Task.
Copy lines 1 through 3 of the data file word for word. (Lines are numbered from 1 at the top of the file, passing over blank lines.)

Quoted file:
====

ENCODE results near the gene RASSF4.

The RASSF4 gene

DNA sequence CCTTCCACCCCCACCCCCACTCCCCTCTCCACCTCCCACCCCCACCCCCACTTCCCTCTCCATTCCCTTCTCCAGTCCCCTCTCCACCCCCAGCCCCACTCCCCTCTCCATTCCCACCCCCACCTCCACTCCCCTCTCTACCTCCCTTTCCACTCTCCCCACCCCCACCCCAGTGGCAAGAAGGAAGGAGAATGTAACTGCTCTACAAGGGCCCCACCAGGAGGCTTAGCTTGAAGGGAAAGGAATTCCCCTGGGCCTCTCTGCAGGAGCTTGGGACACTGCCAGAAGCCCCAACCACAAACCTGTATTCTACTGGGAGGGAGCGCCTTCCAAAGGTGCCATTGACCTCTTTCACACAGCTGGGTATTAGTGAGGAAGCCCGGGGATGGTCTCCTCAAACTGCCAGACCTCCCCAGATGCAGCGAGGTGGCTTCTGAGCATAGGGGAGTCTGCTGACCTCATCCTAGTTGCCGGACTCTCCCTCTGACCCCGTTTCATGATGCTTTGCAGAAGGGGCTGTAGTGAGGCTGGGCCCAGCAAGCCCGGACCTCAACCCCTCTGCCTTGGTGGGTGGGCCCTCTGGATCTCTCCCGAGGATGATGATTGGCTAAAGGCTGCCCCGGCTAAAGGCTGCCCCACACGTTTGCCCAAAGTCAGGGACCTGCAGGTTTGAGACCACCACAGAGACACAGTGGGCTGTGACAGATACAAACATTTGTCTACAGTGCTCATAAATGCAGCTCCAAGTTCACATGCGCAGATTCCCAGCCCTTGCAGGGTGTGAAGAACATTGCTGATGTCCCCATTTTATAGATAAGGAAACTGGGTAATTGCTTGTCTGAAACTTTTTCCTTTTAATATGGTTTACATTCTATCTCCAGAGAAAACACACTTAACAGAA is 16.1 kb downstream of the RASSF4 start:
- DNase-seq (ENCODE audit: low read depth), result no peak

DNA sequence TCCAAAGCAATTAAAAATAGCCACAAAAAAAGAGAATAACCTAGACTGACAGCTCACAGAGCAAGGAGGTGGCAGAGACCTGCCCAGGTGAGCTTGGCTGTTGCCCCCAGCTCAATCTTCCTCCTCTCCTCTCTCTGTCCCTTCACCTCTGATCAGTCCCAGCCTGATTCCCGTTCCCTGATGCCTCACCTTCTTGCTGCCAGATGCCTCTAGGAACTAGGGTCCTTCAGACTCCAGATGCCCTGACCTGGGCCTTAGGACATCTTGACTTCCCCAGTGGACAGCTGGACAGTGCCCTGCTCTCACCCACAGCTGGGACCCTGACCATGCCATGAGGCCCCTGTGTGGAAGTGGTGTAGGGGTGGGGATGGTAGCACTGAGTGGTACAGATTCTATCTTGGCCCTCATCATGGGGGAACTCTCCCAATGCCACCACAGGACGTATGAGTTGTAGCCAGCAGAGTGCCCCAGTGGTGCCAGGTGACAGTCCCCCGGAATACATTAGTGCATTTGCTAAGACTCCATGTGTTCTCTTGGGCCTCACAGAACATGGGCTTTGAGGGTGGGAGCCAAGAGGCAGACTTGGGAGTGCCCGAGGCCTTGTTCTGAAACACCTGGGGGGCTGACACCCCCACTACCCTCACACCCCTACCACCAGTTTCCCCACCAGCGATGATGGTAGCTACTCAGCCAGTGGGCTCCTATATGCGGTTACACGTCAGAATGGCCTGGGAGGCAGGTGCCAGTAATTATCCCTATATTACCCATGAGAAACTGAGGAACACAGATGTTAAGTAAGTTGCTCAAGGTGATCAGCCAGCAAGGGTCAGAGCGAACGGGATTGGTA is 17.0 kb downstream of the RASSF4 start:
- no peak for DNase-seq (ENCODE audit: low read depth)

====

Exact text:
ENCODE results near the gene RASSF4.

The RASSF4 gene

DNA sequence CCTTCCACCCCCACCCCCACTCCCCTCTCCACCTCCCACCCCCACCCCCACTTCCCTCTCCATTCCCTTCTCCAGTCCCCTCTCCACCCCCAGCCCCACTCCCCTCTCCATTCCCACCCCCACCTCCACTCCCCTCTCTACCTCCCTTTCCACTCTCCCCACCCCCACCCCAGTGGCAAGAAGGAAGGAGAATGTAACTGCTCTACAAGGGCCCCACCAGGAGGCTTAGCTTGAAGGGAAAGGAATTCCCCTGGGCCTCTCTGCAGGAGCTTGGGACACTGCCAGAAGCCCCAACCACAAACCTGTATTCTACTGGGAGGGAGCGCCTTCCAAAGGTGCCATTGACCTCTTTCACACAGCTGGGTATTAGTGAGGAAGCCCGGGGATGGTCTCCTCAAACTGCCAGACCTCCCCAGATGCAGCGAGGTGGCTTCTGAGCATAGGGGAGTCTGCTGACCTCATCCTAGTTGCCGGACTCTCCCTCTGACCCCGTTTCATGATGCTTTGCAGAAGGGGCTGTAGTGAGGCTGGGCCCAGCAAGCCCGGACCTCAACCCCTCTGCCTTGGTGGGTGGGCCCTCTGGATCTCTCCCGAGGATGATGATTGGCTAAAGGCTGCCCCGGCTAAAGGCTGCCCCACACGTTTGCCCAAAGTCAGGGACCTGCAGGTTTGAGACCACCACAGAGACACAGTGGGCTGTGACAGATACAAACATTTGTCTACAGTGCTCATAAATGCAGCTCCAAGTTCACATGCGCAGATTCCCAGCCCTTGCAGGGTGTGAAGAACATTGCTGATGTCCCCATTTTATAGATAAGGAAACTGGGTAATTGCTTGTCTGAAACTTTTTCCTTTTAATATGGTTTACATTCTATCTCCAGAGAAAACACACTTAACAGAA is 16.1 kb downstream of the RASSF4 start: